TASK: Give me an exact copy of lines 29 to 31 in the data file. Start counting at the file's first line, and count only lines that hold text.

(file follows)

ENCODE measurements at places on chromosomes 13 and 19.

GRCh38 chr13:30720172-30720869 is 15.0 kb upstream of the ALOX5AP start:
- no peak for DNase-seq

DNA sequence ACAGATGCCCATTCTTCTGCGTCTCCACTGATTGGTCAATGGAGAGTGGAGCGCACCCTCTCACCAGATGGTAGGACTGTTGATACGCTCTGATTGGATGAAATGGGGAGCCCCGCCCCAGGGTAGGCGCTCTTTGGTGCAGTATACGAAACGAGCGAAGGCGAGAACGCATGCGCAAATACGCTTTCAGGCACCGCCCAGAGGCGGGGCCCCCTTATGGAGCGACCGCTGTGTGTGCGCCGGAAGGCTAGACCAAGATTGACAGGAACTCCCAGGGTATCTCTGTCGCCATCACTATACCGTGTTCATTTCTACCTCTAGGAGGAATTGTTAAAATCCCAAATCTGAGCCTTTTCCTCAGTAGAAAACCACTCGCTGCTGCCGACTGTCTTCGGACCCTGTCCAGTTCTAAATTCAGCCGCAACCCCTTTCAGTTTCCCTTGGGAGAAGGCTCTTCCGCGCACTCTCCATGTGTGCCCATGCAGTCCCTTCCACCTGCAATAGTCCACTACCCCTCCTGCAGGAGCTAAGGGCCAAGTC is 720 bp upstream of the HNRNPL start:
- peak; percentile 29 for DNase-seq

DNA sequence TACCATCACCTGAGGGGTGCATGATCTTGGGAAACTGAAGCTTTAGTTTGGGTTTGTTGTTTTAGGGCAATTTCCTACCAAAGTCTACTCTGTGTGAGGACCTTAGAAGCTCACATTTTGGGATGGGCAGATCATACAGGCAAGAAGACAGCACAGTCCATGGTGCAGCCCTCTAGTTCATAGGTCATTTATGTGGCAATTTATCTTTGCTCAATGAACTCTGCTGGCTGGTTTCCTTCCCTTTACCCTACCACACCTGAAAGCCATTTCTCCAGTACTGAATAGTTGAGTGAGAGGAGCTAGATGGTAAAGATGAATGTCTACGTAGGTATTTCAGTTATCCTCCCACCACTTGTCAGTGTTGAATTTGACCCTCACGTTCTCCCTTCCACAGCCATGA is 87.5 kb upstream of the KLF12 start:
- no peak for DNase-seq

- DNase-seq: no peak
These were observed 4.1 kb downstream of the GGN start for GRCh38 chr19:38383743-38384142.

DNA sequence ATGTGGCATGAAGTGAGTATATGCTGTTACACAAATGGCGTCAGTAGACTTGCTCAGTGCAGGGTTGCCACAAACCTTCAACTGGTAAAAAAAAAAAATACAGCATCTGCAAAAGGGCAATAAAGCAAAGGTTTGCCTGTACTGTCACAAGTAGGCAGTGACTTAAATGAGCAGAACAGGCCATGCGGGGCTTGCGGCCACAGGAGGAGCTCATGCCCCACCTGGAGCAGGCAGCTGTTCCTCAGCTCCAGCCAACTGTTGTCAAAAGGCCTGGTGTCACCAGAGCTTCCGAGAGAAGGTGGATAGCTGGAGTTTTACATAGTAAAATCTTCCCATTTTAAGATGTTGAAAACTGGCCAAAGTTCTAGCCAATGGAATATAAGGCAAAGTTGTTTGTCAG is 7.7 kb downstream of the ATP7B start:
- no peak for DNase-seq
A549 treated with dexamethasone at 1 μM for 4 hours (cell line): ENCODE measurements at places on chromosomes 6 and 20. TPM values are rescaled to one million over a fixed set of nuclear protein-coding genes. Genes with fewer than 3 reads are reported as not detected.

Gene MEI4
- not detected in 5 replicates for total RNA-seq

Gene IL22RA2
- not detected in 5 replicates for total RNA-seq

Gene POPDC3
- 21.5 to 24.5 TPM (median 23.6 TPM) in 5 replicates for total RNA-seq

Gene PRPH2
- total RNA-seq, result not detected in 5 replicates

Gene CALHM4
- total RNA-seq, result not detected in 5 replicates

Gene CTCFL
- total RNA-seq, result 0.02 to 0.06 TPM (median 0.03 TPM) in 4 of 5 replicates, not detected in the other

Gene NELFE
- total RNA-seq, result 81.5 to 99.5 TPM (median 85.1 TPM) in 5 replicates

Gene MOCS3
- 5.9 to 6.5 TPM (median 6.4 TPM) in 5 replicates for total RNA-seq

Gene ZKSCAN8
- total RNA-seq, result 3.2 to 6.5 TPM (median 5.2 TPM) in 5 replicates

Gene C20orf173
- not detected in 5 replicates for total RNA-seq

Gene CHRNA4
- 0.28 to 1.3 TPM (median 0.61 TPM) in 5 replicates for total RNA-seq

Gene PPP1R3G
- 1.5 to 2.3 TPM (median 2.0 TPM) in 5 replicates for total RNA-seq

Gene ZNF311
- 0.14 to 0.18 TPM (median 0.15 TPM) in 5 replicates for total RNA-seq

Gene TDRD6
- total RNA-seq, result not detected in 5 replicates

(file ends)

Gene ZKSCAN8
- total RNA-seq, result 3.2 to 6.5 TPM (median 5.2 TPM) in 5 replicates

Gene C20orf173